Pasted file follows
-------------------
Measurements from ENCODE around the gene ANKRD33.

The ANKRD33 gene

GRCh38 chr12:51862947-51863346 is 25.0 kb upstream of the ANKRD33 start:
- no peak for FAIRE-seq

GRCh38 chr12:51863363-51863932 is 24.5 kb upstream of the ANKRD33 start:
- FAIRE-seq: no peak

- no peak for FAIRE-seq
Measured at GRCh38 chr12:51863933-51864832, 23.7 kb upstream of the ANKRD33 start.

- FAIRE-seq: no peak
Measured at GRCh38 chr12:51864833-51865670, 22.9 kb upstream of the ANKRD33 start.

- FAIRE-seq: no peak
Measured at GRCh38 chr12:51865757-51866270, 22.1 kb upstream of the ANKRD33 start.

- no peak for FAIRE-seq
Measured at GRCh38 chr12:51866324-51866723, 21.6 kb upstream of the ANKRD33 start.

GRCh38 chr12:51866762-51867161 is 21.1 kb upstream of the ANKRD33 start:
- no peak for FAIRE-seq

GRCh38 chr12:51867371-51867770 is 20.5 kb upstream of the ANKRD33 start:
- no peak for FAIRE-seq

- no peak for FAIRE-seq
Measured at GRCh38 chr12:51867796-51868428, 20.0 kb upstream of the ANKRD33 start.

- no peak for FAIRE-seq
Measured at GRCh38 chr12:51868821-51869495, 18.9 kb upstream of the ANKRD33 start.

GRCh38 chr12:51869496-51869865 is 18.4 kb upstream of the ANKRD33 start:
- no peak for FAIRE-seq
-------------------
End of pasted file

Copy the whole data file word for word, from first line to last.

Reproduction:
Measurements from ENCODE around the gene ANKRD33.

The ANKRD33 gene

GRCh38 chr12:51862947-51863346 is 25.0 kb upstream of the ANKRD33 start:
- no peak for FAIRE-seq

GRCh38 chr12:51863363-51863932 is 24.5 kb upstream of the ANKRD33 start:
- FAIRE-seq: no peak

- no peak for FAIRE-seq
Measured at GRCh38 chr12:51863933-51864832, 23.7 kb upstream of the ANKRD33 start.

- FAIRE-seq: no peak
Measured at GRCh38 chr12:51864833-51865670, 22.9 kb upstream of the ANKRD33 start.

- FAIRE-seq: no peak
Measured at GRCh38 chr12:51865757-51866270, 22.1 kb upstream of the ANKRD33 start.

- no peak for FAIRE-seq
Measured at GRCh38 chr12:51866324-51866723, 21.6 kb upstream of the ANKRD33 start.

GRCh38 chr12:51866762-51867161 is 21.1 kb upstream of the ANKRD33 start:
- no peak for FAIRE-seq

GRCh38 chr12:51867371-51867770 is 20.5 kb upstream of the ANKRD33 start:
- no peak for FAIRE-seq

- no peak for FAIRE-seq
Measured at GRCh38 chr12:51867796-51868428, 20.0 kb upstream of the ANKRD33 start.

- no peak for FAIRE-seq
Measured at GRCh38 chr12:51868821-51869495, 18.9 kb upstream of the ANKRD33 start.

GRCh38 chr12:51869496-51869865 is 18.4 kb upstream of the ANKRD33 start:
- no peak for FAIRE-seq